On Fri, May 12, 2017 at 1:06 PM, Bossart, Nathan <bossa...@amazon.com> wrote: > On 5/11/17, 7:20 PM, "Michael Paquier" <michael.paqu...@gmail.com> wrote: >> It seems to me that it would have been less invasive to loop through >> vacuum() for each relation. Do you foresee advantages in allowing >> vacuum() to handle multiple? I am not sure if is is worth complicating >> the current logic more considering that you have as well so extra >> logic to carry on option values. > > That was the approach I first prototyped. The main disadvantage that I found > was that the command wouldn’t fail-fast if one of the tables or columns > didn’t exist, and I thought that it might be frustrating to encounter such an > error in the middle of vacuuming several large tables. It’s easy enough to > change the logic to emit a warning and simply move on to the next table, but > that seemed like it could be easily missed among the rest of the vacuum log > statements (especially with the verbose option specified). What are your > thoughts on this?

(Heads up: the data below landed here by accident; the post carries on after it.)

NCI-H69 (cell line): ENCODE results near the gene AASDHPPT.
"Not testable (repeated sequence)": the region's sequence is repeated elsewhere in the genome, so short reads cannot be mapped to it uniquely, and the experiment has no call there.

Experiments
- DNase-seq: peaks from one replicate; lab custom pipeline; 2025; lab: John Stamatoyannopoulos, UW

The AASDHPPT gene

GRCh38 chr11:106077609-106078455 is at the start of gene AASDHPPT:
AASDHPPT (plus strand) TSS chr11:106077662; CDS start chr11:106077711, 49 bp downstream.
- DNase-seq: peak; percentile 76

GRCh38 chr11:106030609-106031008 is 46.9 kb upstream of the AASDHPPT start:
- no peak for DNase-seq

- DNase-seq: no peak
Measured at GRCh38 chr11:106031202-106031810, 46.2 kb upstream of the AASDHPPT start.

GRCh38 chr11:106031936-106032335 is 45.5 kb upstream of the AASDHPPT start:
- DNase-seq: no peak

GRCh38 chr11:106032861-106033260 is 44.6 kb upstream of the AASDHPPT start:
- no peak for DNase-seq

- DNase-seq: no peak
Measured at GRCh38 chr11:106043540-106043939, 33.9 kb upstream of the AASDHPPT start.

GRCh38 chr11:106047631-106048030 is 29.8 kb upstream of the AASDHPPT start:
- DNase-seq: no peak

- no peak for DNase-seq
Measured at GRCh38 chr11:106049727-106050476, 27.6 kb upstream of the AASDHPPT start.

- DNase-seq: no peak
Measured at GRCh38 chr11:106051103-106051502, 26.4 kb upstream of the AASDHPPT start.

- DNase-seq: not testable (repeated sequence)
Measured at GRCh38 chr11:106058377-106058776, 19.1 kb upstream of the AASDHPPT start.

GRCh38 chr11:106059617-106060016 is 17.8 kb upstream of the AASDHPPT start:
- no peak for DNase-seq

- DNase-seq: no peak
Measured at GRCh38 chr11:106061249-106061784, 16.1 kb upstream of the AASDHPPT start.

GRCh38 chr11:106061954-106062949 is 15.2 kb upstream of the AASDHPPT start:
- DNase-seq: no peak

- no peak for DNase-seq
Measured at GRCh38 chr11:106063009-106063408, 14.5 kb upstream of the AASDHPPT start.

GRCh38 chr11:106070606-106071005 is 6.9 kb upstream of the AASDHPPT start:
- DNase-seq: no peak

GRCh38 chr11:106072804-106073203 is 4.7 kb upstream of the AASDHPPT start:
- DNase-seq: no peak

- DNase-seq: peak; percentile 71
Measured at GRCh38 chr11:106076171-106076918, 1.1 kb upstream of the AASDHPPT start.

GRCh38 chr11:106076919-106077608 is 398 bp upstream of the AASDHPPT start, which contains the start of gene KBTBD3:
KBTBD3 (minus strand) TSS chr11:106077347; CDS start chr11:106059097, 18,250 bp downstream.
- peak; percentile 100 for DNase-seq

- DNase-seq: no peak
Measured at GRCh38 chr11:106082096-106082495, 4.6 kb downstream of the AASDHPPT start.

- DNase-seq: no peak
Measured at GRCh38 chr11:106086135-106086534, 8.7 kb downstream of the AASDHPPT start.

Hm. If multiple tables are specified and that some of them take a long time, it could be possible that an error still happens if the definition of one of those tables changes while VACUUM is in the middle of running. And this makes moot the error checks that happened at first step. So it seems to me that we definitely should have a WARNING if multiple tables are defined anyway, and that to avoid code duplication we may want to just do those checks once, before processing one of the listed tables. It is true that is would be easy to miss a WARNING in the VERBOSE logs, but issuing an ERROR would really be frustrating in the middle of a nightly run of VACUUM. > In the spirit of simplifying things a bit, I do think it is possible to > eliminate one of the new node types, since the fields for each are almost > identical. Two looks too much for a code just aiming at scaling up vacuum to handle N items. It may be possible to make things even more simple, but I have not put much thoughts into that to be honest. -- Michael -- Sent via pgsql-hackers mailing list (email@example.com) To make changes to your subscription: http://www.postgresql.org/mailpref/pgsql-hackers